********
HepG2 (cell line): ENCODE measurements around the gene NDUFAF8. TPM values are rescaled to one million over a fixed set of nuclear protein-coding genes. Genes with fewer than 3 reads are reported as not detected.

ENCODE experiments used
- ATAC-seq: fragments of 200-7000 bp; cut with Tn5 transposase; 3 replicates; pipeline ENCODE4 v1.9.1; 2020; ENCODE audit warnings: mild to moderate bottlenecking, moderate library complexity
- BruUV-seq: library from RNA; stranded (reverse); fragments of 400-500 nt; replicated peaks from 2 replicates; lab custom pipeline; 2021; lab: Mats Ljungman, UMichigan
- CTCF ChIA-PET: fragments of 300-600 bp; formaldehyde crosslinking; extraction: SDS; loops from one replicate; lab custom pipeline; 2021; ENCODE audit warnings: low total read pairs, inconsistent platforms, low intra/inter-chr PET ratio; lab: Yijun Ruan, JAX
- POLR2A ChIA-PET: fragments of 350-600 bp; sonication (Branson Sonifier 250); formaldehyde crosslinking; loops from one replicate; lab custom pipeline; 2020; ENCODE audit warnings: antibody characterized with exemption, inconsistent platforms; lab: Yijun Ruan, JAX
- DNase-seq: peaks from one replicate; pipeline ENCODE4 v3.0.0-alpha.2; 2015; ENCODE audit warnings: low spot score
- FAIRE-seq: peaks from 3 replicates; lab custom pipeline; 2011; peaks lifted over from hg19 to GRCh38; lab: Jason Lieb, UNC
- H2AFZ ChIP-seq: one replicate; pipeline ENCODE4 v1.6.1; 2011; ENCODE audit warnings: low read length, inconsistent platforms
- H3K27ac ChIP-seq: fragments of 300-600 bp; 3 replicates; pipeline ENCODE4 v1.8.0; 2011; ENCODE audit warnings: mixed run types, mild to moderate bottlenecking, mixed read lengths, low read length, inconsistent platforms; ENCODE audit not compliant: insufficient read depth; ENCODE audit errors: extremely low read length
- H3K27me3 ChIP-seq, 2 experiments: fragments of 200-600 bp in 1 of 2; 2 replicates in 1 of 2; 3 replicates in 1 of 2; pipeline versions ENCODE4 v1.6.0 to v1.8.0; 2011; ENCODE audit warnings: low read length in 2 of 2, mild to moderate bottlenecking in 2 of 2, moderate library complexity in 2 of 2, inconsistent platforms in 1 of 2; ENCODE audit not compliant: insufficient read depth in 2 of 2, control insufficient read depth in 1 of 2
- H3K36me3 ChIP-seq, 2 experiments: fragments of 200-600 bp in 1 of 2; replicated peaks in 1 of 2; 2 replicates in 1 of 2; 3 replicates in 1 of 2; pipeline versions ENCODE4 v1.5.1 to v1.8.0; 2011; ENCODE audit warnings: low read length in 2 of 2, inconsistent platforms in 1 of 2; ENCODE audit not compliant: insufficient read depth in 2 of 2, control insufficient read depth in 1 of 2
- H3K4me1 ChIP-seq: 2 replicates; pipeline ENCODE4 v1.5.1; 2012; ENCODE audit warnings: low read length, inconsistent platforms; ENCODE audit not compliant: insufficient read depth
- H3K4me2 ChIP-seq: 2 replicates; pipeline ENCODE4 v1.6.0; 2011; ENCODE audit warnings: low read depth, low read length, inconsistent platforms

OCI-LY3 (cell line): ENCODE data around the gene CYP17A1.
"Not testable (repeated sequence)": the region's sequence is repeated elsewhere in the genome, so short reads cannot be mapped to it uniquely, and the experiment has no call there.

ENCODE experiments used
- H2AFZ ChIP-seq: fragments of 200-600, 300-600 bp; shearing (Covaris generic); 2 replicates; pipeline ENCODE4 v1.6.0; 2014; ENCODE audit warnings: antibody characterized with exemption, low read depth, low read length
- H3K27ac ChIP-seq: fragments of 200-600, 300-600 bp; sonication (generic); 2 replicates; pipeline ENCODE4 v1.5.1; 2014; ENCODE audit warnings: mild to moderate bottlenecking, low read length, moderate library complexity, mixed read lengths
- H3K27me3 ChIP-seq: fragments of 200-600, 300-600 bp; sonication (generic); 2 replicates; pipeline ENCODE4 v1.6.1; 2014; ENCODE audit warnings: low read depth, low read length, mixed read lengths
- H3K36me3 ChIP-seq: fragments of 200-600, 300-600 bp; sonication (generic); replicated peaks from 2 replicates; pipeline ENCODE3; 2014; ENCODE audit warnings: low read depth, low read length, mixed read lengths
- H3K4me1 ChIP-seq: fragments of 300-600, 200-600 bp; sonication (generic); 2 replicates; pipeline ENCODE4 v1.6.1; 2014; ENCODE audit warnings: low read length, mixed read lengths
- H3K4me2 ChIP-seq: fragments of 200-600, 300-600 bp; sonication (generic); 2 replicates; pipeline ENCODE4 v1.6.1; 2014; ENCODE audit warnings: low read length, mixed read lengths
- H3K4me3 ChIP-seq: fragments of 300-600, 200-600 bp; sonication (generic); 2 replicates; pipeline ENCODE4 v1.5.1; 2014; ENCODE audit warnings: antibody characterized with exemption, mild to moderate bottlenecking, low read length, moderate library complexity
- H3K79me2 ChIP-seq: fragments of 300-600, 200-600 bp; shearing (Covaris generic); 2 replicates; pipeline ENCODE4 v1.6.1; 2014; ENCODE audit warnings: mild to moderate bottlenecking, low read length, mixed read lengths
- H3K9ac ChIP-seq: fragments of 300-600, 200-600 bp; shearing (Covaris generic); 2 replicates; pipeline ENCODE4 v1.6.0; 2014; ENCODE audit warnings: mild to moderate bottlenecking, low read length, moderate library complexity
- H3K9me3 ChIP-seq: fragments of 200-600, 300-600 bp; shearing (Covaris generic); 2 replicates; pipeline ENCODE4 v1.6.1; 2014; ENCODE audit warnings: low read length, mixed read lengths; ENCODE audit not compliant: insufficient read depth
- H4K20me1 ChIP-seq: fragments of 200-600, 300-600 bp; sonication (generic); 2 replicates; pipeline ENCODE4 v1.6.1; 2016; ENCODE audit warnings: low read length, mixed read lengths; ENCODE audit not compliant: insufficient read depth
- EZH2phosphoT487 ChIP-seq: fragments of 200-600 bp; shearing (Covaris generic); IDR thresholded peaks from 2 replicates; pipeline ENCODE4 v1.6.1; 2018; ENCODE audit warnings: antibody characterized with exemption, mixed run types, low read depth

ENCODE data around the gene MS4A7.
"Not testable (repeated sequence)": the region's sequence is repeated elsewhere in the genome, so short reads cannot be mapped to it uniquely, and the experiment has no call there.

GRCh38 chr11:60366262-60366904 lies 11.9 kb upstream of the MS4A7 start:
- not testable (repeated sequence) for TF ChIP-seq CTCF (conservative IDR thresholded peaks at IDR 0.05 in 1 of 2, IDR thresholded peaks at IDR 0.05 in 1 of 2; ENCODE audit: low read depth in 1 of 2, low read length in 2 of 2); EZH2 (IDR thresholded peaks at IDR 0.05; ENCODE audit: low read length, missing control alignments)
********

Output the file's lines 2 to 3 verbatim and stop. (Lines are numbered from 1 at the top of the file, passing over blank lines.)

ENCODE experiments used
- ATAC-seq: fragments of 200-7000 bp; cut with Tn5 transposase; 3 replicates; pipeline ENCODE4 v1.9.1; 2020; ENCODE audit warnings: mild to moderate bottlenecking, moderate library complexity